And that’s really important to me is always starting with our common goalAnd this is what we’re trying to achieve.  Then working with all of those people to determine, okay, how are we going to get there?  What is it going to cost?  Who needs to be involved?  What is the governance for this, and all of that good stuff.  So it’s a fairly new role, and it’s a fairly new area.  But it’s my dream to be working on this.  Really, it’s fascinating that it just kind of happened that way, that I would have this type of role.  But it really is kind of my dream role.

Most Effective Project Management Practices

BILL YATES:  That’s terrific.  When you said “good clean data,” that resonated with me.  Even the project management experiences I had with financial software for utilities, that was one of our biggest things was we need good clean data to feed into this model, or it’s worthless; right?  It’s not even worthless.  It’s misrepresenting.  Yeah, yeah.  With your work at the ministry, what project management philosophies or practices have you seen to be most effective?

MONIQUE SEKHON:  So what’s really interesting is that, when it comes to project management, I find project managers often, you know, when you have an organization – and someone said this actually at the Atlanta summit.  But when you have project managers in an organization, everything’s running smoothly, and you can’t tell.  When your organization doesn’t have project managers, you can really tell.  So it’s kind of like we get taken for granted in a way because we’re kind of like the glue or like in the body, the blood that kind of just like flows all the way through.  You know you need it, but you kind of take it for granted.

I think organizations ebb and flow when it comes to that.  And from my perspective, obviously the templates, any templates I can get my hands on are so useful.  There has to be like a single source of truth.  There have to be standards to be able to communicate effectively.  Everyone has to understand what they’re looking at when it comes to documentation.  And so that’s something that I really love to use from a project management perspective.

Then communication is probably the biggest, the single biggest aspect of project management that is critical.  And in my area with health and with topics that are very highly political and with different priorities, I mean, in health, what isn’t a priority?  Like what isn’t a fire that needs to be put out?  And so having that kind of like patience through communication and change management as it applies to the project process, those are kind of the critical tools or the tool sets that I know I need to bring every single meeting I’m in and every single conversation I’m having.  You know, whatever I’m trying to relate to my leadership is always that communication and change management.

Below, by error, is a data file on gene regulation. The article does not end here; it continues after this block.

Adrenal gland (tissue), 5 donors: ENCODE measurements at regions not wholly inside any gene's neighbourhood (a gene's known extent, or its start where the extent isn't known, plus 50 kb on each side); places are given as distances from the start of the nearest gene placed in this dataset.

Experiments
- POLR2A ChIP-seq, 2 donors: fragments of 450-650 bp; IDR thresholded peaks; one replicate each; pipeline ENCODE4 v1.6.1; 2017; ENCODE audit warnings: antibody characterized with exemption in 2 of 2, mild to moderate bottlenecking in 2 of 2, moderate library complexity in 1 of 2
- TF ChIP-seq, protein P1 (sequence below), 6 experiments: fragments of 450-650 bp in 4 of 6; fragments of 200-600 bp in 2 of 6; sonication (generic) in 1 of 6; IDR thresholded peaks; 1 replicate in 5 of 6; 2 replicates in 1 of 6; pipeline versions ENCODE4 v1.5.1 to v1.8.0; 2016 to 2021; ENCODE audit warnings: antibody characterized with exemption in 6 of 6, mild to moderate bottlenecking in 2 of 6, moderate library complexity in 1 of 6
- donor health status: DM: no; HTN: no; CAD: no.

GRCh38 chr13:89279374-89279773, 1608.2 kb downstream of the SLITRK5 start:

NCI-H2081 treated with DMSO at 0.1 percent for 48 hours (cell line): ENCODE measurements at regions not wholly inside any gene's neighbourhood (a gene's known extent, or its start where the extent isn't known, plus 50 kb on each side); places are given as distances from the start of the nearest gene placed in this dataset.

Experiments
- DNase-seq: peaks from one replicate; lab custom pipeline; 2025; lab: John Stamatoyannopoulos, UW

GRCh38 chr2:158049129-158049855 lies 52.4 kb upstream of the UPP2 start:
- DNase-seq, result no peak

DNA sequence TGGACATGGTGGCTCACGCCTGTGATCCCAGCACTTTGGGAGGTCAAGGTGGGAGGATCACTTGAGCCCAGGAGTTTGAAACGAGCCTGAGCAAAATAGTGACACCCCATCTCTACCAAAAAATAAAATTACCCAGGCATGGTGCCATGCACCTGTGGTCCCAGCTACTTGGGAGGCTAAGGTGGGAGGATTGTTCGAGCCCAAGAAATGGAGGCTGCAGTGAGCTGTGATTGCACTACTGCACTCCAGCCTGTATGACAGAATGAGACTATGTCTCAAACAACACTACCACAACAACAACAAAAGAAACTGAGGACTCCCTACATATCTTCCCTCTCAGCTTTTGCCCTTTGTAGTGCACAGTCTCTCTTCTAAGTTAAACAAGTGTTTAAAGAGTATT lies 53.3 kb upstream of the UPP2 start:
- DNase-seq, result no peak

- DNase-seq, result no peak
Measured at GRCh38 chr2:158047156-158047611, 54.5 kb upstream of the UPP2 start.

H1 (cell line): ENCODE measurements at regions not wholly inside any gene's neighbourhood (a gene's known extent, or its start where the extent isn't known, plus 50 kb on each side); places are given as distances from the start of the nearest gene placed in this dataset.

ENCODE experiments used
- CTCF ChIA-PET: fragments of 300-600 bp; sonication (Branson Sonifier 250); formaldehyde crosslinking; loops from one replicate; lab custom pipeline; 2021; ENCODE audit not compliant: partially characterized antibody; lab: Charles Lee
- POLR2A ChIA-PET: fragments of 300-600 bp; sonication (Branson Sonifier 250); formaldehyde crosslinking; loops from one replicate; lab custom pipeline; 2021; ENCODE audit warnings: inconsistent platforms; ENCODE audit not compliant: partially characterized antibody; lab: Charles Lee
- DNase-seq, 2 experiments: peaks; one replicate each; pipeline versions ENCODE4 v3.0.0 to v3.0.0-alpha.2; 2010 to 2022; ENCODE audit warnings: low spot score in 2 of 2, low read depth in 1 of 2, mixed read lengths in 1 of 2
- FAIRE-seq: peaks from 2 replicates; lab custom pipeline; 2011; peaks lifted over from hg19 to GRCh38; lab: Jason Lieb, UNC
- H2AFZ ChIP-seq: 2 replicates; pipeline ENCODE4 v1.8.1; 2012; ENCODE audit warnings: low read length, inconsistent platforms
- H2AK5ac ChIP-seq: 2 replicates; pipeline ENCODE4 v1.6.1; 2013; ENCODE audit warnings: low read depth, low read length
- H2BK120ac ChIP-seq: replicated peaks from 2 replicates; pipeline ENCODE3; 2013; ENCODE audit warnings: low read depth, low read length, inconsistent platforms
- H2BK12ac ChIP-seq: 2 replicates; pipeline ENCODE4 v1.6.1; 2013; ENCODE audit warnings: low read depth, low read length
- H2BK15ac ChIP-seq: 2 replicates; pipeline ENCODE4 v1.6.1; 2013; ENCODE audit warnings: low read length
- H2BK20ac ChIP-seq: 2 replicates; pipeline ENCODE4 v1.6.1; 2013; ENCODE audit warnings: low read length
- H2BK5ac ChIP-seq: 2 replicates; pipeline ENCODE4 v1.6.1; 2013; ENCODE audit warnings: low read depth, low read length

And that’s why I come back to that common goal piece. You know, I took my DASM recently through the Disciplined Agile Scrum Master, and there’s a lot of components to that learning that have really helped me, as well, because it allows you to bring together all of these lean and project management and Agile, kind of pick and choose what is going to work for your organizational context.  Like in my organization, Agile kind of lives in its own world, and we don’t always use it.  It’s not always practical with the way things are set up for us.

But there’s a lot about Agile that I like, and there’s a lot about Agile that I like that specifically challenges government and bureaucracy because it moves quickly, right, as opposed to your traditional, waterfall project management style.  So, I kind of take like little hybrids and mishmash things together.  And DASM has taught me that there’s ways to do that effectively.  Again, the key is how are you communicating it, and how are you generating that buy-in through your communication and through preparing people through change management.  So it’s a little bit of everything.

And I love that PMI has kind of taken a bit of a pivot towards a bit more holistic of a perspective towards project management and understanding that, as new project managers, the world changes every six months.  So there’s so much that we need to be on top of, and there are so many different expectations, and some of the traditional approaches are super necessary.  And then sometimes you have to change it up and do what works for you while still working within this standard.